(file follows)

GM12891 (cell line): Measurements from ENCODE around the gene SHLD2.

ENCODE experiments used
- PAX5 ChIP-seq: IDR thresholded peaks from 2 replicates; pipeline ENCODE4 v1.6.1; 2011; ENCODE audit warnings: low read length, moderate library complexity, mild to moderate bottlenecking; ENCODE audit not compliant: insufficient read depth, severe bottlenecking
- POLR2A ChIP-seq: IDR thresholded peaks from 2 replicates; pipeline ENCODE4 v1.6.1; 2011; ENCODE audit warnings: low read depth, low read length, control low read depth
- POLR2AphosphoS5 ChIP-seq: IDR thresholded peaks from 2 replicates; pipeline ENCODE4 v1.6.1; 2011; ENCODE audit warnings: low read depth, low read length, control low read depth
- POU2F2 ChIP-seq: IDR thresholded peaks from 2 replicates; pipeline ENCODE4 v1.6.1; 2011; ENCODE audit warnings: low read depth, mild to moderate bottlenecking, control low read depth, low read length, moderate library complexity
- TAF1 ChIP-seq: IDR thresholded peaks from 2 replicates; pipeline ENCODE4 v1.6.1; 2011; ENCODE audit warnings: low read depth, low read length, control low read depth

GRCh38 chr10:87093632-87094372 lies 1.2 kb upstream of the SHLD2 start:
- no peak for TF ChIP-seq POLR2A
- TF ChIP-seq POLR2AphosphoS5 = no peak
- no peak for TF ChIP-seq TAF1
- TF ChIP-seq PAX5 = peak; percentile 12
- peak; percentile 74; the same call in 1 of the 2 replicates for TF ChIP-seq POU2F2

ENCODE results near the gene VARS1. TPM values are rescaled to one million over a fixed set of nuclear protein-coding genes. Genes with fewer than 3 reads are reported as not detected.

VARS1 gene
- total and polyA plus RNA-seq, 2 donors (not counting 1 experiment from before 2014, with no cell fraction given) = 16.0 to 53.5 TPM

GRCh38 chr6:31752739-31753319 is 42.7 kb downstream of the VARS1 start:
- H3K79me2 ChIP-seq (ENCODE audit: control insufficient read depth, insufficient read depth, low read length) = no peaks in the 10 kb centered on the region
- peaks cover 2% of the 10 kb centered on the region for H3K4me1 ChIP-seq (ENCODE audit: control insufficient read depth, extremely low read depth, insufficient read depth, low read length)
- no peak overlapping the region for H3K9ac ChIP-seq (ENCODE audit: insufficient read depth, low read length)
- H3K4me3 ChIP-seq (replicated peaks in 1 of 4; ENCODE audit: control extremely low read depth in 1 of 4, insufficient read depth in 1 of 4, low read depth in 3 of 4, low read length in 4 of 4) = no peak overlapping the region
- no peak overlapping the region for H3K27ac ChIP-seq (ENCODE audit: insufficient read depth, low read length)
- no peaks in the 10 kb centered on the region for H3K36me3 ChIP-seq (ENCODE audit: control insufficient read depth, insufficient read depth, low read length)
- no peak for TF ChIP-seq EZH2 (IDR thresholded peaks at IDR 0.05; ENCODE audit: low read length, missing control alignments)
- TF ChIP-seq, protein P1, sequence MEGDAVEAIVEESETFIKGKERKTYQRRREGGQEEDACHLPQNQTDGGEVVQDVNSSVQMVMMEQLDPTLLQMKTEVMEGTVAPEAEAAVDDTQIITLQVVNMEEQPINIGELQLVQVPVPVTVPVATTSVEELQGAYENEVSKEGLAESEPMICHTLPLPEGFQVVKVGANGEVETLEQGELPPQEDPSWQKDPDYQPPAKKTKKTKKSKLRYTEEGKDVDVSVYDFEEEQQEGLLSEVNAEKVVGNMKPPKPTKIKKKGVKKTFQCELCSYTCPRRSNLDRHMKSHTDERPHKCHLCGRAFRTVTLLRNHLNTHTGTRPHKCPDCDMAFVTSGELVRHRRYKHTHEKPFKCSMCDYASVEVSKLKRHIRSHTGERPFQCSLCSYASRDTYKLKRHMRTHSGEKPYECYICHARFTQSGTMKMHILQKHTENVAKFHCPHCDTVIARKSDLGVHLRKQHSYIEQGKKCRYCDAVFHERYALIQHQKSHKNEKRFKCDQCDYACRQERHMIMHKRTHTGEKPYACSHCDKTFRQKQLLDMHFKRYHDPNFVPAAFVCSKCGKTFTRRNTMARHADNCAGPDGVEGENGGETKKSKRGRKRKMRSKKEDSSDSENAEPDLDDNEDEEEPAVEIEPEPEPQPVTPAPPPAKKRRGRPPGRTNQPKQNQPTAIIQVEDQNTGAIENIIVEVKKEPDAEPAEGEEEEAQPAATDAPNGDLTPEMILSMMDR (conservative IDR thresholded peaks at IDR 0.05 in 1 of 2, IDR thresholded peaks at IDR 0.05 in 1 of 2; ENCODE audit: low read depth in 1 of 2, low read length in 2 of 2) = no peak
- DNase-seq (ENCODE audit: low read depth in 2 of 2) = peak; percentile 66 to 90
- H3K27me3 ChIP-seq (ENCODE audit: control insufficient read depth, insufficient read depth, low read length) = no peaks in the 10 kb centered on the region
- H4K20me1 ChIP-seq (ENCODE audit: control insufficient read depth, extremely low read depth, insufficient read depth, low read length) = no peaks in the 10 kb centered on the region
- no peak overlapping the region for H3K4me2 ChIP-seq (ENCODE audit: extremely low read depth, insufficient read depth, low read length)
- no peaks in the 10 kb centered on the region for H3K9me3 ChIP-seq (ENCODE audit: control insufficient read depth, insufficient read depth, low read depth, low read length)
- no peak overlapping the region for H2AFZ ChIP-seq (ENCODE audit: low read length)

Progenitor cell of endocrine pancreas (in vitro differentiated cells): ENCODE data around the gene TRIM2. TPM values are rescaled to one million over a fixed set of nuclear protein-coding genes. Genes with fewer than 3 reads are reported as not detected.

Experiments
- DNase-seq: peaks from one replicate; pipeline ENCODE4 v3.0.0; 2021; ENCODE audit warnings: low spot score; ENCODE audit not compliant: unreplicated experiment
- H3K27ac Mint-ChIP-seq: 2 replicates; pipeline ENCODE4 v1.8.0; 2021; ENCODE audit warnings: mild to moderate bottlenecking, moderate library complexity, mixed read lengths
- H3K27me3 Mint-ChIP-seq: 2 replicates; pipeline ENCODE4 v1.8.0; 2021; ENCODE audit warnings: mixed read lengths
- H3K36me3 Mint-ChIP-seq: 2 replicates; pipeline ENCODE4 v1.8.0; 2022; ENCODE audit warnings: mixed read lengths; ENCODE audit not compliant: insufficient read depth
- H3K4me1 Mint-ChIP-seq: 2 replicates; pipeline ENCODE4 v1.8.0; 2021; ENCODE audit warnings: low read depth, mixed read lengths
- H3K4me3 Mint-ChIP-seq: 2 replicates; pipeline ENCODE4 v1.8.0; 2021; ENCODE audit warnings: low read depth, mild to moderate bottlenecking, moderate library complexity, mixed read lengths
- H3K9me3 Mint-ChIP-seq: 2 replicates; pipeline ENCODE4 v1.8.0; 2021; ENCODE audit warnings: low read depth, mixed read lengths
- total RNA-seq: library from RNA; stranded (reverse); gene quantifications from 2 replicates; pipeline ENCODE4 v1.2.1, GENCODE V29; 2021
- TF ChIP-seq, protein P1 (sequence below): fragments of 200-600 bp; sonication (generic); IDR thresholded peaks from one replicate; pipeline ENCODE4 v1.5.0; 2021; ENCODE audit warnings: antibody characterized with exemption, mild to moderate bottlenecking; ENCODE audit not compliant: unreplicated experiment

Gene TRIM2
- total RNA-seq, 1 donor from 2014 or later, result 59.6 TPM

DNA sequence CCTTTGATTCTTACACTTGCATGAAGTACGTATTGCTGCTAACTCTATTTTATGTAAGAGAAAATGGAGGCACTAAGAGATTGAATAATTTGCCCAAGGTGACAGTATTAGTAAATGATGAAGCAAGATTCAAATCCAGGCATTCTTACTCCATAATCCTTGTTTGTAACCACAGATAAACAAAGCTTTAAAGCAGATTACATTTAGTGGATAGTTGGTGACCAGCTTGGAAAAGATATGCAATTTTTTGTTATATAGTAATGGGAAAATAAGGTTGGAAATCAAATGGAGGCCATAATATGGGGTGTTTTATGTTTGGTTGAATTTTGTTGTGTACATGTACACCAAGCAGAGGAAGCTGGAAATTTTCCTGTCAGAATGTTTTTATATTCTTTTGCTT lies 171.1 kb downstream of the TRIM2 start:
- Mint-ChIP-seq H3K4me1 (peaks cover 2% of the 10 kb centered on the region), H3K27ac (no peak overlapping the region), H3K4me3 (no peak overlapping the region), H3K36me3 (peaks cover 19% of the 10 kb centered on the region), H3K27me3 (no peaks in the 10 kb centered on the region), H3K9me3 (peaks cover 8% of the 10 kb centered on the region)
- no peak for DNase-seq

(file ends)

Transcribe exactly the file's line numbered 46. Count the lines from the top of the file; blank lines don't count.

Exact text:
- Mint-ChIP-seq H3K4me1 (peaks cover 2% of the 10 kb centered on the region), H3K27ac (no peak overlapping the region), H3K4me3 (no peak overlapping the region), H3K36me3 (peaks cover 19% of the 10 kb centered on the region), H3K27me3 (no peaks in the 10 kb centered on the region), H3K9me3 (peaks cover 8% of the 10 kb centered on the region)